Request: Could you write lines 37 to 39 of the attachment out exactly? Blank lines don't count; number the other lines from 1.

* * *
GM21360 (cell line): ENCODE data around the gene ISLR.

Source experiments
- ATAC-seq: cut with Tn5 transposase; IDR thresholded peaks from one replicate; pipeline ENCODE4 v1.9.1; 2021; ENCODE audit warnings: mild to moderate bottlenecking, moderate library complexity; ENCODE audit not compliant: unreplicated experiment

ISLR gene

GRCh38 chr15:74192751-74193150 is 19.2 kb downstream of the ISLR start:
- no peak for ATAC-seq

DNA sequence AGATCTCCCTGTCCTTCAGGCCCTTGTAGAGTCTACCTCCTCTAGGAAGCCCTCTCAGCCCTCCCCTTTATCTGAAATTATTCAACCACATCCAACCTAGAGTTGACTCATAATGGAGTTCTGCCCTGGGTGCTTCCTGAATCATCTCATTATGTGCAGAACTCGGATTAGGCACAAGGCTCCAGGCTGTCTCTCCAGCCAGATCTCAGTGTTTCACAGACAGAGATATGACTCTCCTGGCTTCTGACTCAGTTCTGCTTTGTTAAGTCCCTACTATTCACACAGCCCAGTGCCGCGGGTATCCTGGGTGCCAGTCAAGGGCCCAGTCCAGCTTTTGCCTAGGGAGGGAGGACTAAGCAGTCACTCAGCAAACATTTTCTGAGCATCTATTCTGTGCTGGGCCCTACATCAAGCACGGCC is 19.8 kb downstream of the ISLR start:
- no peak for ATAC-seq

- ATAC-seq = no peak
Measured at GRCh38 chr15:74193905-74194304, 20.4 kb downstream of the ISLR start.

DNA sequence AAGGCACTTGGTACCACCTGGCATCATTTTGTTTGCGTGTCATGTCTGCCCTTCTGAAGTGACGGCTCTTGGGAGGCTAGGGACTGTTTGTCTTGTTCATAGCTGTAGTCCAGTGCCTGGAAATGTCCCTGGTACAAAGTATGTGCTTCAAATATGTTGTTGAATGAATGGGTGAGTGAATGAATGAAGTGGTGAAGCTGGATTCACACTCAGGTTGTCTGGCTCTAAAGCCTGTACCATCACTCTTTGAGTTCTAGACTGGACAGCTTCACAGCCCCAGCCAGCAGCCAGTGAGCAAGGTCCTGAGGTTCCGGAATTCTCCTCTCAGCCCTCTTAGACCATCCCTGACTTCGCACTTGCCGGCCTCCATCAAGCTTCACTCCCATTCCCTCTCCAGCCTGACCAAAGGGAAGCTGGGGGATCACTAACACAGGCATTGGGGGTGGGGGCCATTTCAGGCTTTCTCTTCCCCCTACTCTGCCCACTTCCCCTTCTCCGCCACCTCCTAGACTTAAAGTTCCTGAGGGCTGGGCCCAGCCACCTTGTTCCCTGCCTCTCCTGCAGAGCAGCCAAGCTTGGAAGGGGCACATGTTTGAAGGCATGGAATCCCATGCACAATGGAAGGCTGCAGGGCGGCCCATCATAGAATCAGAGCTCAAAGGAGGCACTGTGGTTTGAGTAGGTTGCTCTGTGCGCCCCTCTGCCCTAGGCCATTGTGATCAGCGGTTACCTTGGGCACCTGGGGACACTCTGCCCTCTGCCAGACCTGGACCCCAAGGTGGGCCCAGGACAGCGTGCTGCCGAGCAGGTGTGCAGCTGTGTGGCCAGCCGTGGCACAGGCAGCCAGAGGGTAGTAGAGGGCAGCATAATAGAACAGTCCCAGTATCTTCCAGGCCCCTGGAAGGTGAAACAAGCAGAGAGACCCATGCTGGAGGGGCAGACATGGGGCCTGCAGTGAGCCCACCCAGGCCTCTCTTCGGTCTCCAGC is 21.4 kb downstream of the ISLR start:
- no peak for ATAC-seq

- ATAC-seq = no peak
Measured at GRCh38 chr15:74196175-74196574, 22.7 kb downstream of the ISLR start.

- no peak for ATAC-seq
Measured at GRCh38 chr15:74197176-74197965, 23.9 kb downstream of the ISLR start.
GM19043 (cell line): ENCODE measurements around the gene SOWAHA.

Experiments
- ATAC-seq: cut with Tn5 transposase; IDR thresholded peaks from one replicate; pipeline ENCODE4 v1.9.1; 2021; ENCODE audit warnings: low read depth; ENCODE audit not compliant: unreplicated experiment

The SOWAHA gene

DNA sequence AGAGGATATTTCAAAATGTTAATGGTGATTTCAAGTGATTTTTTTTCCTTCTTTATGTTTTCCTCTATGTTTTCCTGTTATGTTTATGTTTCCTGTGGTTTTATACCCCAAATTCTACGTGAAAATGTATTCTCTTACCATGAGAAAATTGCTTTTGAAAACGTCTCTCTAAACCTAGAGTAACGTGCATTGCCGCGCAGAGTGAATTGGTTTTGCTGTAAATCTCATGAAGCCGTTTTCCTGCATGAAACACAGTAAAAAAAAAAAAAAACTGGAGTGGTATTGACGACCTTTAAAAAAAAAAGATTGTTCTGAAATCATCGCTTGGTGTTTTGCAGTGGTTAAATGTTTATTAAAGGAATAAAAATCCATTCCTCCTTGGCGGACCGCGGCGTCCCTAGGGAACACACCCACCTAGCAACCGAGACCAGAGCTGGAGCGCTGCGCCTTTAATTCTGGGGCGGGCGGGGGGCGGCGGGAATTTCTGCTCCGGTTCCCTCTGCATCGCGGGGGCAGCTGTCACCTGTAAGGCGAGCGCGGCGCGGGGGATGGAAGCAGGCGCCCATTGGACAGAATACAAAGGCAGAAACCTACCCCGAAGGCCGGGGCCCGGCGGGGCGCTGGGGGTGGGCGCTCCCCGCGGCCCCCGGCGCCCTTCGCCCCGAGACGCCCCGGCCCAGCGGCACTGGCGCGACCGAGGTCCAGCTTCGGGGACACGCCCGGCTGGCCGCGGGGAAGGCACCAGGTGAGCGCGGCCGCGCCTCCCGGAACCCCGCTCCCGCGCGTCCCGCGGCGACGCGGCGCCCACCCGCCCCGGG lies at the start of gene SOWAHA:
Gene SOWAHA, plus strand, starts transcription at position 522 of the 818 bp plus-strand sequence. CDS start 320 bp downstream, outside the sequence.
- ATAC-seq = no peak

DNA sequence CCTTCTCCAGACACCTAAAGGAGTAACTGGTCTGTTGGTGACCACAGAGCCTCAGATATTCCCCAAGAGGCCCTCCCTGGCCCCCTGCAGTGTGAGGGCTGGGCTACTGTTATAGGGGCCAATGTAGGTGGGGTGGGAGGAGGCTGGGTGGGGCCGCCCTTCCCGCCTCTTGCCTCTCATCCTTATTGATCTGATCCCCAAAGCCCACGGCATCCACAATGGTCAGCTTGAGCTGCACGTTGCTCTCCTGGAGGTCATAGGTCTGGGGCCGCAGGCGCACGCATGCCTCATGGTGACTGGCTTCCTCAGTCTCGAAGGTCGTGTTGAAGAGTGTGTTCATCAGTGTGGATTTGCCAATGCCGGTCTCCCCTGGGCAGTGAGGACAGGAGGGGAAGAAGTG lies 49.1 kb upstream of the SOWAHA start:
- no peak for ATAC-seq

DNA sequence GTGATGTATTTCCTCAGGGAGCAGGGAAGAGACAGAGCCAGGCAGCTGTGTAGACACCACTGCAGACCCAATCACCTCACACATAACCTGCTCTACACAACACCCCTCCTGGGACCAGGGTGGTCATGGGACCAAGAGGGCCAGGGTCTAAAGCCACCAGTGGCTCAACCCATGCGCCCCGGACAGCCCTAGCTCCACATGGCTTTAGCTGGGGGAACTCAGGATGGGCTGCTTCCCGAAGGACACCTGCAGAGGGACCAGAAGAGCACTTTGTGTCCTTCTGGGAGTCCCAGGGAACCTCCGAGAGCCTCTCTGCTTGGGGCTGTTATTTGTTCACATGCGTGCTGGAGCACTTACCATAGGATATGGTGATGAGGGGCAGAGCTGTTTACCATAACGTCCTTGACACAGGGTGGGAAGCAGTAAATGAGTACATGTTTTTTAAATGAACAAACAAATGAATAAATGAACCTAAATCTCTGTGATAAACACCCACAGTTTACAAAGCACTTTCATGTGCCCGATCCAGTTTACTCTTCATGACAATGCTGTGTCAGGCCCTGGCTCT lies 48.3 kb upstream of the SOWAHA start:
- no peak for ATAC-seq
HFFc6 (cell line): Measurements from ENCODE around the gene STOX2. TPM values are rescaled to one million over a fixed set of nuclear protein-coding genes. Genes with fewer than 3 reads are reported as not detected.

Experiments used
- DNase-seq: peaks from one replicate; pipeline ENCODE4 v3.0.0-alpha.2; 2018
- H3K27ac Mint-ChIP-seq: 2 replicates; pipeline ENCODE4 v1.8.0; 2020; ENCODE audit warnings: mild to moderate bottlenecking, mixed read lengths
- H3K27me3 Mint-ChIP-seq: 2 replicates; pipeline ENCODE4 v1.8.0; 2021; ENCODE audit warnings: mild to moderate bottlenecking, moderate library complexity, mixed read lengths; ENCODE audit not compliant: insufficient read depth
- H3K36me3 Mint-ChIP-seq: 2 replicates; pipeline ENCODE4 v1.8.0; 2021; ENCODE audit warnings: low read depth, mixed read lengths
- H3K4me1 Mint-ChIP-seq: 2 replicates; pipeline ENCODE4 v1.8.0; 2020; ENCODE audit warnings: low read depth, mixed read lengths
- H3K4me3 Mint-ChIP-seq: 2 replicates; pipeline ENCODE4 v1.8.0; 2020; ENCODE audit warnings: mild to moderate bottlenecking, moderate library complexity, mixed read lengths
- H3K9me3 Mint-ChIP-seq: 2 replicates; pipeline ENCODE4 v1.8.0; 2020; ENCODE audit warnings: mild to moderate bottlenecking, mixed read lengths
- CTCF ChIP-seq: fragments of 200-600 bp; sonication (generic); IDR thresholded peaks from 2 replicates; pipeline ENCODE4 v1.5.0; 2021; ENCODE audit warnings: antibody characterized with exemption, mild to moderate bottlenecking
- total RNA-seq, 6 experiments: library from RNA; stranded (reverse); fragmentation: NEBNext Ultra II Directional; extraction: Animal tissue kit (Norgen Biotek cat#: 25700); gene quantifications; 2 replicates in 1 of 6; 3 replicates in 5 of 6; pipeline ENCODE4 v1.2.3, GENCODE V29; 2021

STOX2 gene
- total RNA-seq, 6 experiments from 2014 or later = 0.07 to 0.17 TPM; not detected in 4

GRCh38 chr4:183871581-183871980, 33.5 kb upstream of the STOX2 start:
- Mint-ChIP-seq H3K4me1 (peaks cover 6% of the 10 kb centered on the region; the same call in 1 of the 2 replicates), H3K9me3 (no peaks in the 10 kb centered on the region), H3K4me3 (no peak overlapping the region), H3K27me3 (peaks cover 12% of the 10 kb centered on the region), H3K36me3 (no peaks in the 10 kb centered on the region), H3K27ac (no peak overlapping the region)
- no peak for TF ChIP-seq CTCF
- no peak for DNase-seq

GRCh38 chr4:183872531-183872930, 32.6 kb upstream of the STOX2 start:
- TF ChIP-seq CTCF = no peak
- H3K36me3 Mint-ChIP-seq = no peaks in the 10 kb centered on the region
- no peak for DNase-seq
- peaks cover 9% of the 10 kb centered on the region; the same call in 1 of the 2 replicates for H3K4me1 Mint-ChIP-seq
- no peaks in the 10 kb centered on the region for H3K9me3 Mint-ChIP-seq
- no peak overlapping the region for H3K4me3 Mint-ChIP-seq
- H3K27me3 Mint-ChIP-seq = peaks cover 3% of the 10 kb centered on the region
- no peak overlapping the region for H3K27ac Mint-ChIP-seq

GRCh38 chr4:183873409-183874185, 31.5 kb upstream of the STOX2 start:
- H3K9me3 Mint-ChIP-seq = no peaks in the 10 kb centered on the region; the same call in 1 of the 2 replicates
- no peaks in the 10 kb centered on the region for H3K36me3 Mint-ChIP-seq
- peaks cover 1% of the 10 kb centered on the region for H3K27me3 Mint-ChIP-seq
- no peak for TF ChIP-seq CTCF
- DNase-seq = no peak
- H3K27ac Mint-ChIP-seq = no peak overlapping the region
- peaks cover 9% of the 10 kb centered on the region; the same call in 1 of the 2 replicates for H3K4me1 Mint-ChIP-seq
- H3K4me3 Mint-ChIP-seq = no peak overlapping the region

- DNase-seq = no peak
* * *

- CTCF ChIP-seq: fragments of 200-600 bp; sonication (generic); IDR thresholded peaks from 2 replicates; pipeline ENCODE4 v1.5.0; 2021; ENCODE audit warnings: antibody characterized with exemption, mild to moderate bottlenecking
- total RNA-seq, 6 experiments: library from RNA; stranded (reverse); fragmentation: NEBNext Ultra II Directional; extraction: Animal tissue kit (Norgen Biotek cat#: 25700); gene quantifications; 2 replicates in 1 of 6; 3 replicates in 5 of 6; pipeline ENCODE4 v1.2.3, GENCODE V29; 2021

STOX2 gene